Continue reading
  • Declassified and released: More secret files on US govt's emergency doomsday powers
    Nuke incoming? Quick break out the plans for rationing, censorship, property seizures, and more

    More papers describing the orders and messages the US President can issue in the event of apocalyptic crises, such as a devastating nuclear attack, have been declassified and released for all to see.

    These government files are part of a larger collection of records that discuss the nature, reach, and use of secret Presidential Emergency Action Documents: these are executive orders, announcements, and statements to Congress that are all ready to sign and send out as soon as a doomsday scenario occurs. PEADs are supposed to give America's commander-in-chief immediate extraordinary powers to overcome extraordinary events.

    PEADs have never been declassified or revealed before. They remain hush-hush, and their exact details are not publicly known.

    Continue reading
  • Stolen university credentials up for sale by Russian crooks, FBI warns
    Forget dark-web souks, thousands of these are already being traded on public bazaars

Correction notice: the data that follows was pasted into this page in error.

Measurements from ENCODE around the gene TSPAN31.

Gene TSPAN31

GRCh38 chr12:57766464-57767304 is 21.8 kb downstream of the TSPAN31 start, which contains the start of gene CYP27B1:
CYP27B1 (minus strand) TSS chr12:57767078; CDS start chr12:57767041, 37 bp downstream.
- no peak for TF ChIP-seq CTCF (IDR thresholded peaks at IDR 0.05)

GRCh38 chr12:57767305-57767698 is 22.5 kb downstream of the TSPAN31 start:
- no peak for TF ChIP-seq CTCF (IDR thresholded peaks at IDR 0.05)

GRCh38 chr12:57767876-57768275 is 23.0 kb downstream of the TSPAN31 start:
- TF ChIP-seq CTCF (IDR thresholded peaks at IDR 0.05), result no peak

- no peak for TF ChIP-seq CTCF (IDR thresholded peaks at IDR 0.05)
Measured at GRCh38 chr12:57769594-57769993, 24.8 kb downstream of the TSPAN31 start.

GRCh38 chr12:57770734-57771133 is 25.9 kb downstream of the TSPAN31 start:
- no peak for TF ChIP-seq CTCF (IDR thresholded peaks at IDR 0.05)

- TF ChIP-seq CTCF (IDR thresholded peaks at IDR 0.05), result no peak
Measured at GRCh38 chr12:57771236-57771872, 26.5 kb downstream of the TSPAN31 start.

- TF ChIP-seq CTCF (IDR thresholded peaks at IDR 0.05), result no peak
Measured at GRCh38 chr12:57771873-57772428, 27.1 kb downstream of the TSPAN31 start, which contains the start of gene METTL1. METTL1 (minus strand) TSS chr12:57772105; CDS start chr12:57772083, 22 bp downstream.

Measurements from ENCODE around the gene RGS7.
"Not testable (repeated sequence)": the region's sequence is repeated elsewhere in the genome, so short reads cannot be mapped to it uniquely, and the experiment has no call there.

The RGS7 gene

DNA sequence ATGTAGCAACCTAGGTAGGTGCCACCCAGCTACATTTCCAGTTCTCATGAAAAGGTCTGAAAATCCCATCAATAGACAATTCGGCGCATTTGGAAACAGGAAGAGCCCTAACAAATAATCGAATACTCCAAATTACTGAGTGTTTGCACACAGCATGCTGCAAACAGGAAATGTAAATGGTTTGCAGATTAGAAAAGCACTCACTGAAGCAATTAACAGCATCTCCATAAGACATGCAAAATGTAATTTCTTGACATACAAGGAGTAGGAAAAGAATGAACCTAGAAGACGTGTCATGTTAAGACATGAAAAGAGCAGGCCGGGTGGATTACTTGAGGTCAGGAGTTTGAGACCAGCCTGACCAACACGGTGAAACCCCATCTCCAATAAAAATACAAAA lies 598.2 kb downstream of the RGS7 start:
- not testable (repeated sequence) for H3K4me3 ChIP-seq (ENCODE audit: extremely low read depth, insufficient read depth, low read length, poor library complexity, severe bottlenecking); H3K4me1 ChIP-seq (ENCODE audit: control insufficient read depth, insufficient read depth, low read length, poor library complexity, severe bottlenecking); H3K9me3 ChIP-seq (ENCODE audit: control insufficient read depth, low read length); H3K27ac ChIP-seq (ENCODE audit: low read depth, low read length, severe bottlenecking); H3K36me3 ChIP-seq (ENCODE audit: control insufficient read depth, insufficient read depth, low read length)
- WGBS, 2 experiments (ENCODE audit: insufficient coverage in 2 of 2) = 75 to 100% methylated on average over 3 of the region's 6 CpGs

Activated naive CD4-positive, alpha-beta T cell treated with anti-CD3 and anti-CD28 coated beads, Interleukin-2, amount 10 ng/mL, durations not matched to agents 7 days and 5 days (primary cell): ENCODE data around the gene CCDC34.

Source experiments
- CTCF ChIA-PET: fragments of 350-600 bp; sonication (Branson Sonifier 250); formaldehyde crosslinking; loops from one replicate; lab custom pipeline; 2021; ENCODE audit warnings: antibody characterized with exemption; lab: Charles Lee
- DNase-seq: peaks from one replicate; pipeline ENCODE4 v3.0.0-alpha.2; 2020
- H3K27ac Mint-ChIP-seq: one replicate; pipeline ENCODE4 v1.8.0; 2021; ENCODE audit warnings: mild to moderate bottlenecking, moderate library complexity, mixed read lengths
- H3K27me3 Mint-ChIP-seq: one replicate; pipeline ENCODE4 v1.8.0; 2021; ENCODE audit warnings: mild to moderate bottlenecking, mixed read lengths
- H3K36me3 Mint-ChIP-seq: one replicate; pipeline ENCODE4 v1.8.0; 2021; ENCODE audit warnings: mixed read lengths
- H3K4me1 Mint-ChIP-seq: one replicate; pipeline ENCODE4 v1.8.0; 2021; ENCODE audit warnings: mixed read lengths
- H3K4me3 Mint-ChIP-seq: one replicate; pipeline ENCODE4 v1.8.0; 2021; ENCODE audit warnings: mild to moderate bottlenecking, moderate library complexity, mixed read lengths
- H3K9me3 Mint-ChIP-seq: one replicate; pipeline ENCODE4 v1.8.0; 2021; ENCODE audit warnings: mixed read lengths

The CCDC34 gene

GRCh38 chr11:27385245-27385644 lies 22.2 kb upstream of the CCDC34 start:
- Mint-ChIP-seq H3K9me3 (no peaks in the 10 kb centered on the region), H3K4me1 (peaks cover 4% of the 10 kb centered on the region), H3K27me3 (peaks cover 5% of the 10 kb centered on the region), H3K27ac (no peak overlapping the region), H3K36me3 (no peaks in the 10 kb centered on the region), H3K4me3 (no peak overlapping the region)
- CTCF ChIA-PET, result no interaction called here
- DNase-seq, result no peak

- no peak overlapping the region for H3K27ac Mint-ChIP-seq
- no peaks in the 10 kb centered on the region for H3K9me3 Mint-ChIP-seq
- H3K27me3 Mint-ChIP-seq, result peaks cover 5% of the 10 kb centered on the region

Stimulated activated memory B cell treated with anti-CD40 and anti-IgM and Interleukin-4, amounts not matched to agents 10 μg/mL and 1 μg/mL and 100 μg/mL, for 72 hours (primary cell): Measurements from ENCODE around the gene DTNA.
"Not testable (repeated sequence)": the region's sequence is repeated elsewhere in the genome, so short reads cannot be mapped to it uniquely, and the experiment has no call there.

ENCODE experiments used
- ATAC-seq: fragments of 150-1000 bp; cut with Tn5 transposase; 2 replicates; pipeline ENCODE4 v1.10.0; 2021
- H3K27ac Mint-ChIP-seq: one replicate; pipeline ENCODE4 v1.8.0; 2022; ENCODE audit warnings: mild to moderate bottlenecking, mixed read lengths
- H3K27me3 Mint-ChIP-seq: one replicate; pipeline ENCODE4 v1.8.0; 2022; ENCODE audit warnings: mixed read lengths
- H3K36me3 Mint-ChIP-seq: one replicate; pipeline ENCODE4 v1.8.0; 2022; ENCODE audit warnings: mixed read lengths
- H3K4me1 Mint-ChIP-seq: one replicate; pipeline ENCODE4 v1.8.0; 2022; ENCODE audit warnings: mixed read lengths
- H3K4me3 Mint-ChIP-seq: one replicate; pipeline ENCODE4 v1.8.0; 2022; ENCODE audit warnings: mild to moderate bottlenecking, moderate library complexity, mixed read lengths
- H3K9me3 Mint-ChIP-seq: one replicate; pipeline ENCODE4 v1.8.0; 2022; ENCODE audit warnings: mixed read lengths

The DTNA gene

Russian crooks are selling network credentials and virtual private network access for a "multitude" of US universities and colleges on criminal marketplaces, according to the FBI.

    According to a warning issued on Thursday, these stolen credentials sell for thousands of dollars on both dark web and public internet forums, and could lead to subsequent cyberattacks against individual employees or the schools themselves.

    "The exposure of usernames and passwords can lead to brute force credential stuffing computer network attacks, whereby attackers attempt logins across various internet sites or exploit them for subsequent cyber attacks as criminal actors take advantage of users recycling the same credentials across multiple accounts, internet sites, and services," the Feds' alert [PDF] said.

    Continue reading

Biting the hand that feeds IT © 1998–2022